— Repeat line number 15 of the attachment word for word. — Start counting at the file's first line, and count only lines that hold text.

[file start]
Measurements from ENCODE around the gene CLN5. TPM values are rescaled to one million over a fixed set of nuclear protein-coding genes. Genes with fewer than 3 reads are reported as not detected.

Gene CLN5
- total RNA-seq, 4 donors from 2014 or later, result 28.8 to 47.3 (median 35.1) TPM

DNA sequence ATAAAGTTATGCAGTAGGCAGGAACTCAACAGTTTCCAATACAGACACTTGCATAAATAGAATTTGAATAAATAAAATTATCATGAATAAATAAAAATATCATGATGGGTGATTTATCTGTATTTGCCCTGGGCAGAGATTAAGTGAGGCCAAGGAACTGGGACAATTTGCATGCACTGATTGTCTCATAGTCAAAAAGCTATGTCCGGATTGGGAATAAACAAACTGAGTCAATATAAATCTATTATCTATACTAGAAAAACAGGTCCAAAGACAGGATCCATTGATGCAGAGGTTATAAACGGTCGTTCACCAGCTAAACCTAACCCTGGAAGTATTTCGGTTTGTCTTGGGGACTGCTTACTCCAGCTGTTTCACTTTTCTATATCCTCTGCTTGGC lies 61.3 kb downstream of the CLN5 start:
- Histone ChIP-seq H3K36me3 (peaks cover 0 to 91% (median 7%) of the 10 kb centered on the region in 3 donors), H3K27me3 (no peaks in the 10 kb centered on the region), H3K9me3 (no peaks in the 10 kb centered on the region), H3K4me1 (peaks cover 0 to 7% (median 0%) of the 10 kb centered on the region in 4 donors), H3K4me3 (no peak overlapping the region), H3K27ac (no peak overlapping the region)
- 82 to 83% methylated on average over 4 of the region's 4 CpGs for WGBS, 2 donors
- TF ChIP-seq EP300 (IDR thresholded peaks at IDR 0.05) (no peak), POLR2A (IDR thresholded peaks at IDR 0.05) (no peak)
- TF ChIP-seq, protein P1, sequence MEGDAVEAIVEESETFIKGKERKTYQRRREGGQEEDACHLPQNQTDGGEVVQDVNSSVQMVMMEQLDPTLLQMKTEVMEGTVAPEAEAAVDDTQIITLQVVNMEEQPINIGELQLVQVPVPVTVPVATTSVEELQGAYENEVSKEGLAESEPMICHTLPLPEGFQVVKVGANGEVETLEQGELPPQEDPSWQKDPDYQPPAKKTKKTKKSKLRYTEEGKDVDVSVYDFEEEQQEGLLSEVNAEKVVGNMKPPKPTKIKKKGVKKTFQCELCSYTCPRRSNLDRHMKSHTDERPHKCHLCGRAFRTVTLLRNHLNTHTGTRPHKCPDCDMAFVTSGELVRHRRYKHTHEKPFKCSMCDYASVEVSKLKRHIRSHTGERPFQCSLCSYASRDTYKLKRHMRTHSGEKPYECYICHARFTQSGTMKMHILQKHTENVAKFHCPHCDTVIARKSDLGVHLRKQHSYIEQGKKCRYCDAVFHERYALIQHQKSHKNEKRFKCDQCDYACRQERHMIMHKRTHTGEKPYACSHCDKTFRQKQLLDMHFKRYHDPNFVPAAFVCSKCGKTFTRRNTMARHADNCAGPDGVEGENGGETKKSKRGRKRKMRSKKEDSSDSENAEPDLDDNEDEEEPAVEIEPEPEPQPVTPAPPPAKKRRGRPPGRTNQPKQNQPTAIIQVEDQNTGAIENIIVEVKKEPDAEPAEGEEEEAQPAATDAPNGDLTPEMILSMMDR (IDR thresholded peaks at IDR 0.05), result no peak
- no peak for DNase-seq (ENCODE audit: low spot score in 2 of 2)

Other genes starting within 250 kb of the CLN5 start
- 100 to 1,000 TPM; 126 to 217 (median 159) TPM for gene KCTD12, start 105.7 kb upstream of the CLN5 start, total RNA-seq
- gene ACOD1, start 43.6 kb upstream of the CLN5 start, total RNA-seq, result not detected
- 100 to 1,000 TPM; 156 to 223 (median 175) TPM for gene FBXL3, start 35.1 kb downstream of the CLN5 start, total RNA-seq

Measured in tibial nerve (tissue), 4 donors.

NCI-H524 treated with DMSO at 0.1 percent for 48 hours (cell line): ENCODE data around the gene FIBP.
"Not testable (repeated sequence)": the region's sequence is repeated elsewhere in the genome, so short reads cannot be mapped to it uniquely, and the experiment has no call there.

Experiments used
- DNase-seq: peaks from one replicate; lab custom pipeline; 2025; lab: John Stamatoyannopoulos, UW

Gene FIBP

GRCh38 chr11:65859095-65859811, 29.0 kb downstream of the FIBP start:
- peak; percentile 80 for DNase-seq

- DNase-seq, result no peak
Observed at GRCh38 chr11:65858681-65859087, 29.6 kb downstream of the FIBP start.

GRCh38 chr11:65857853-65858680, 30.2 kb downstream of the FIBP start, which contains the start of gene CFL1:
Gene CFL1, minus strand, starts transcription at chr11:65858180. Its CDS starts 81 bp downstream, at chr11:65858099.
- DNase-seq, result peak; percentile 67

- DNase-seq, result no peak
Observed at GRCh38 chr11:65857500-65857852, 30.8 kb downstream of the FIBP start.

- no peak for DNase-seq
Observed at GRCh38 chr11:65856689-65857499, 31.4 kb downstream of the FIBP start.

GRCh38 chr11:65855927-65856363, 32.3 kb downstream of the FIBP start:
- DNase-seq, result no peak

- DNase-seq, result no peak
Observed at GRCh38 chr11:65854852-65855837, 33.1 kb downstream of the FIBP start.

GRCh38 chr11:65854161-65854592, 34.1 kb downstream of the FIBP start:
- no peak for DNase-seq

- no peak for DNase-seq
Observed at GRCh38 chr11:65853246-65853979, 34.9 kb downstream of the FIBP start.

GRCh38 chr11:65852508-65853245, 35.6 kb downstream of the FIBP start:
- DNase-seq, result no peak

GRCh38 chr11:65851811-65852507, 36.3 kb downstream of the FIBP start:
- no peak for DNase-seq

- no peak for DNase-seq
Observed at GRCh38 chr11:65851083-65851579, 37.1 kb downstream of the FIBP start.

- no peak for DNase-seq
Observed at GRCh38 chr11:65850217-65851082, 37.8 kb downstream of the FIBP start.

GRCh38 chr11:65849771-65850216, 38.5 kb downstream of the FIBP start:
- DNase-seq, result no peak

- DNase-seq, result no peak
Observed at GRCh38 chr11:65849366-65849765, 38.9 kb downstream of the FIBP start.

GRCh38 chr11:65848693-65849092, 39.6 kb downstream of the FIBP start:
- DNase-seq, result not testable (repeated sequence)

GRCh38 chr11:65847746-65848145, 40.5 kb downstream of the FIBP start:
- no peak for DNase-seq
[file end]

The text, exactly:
NCI-H524 treated with DMSO at 0.1 percent for 48 hours (cell line): ENCODE data around the gene FIBP.